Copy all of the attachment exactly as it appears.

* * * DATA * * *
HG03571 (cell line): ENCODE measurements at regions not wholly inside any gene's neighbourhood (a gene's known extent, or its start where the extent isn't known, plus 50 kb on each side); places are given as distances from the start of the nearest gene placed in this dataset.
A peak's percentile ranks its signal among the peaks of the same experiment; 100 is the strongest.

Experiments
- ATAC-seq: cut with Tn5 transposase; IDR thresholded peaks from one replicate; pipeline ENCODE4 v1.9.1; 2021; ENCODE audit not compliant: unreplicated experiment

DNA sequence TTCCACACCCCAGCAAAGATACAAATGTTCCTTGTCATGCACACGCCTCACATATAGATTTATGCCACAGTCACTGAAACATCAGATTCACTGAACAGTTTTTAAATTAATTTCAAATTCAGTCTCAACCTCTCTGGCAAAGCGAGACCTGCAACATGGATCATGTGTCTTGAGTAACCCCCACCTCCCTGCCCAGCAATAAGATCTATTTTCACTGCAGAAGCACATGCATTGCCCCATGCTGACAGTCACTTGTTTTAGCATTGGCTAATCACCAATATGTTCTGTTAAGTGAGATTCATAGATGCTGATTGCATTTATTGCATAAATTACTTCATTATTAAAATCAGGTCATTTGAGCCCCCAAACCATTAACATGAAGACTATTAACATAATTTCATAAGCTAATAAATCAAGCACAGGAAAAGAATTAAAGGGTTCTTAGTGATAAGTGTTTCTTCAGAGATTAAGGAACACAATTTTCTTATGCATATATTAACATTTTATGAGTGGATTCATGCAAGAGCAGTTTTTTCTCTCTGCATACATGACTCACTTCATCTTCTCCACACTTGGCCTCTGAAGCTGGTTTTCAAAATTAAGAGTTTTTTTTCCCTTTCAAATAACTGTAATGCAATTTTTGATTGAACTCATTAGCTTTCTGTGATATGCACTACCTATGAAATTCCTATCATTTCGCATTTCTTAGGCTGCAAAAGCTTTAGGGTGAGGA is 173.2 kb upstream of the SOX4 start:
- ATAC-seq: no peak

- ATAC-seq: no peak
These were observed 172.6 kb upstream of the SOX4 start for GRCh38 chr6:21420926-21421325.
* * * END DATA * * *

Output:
HG03571 (cell line): ENCODE measurements at regions not wholly inside any gene's neighbourhood (a gene's known extent, or its start where the extent isn't known, plus 50 kb on each side); places are given as distances from the start of the nearest gene placed in this dataset.
A peak's percentile ranks its signal among the peaks of the same experiment; 100 is the strongest.

Experiments
- ATAC-seq: cut with Tn5 transposase; IDR thresholded peaks from one replicate; pipeline ENCODE4 v1.9.1; 2021; ENCODE audit not compliant: unreplicated experiment

DNA sequence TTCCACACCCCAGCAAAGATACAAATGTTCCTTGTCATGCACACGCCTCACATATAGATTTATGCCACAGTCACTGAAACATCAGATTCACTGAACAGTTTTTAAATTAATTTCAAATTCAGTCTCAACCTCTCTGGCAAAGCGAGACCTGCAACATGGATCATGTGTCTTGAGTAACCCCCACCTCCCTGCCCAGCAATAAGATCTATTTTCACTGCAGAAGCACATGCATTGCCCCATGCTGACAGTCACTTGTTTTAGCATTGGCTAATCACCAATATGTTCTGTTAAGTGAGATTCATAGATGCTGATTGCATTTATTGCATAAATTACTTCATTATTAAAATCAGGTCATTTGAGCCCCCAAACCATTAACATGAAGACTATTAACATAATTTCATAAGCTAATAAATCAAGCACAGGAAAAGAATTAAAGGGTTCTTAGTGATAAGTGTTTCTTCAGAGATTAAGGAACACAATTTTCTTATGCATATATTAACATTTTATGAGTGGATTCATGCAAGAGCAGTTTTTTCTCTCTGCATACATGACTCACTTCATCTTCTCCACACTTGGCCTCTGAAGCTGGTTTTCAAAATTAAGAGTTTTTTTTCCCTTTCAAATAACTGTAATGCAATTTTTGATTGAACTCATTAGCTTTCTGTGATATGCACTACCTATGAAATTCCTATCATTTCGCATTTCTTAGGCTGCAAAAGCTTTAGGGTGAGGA is 173.2 kb upstream of the SOX4 start:
- ATAC-seq: no peak

- ATAC-seq: no peak
These were observed 172.6 kb upstream of the SOX4 start for GRCh38 chr6:21420926-21421325.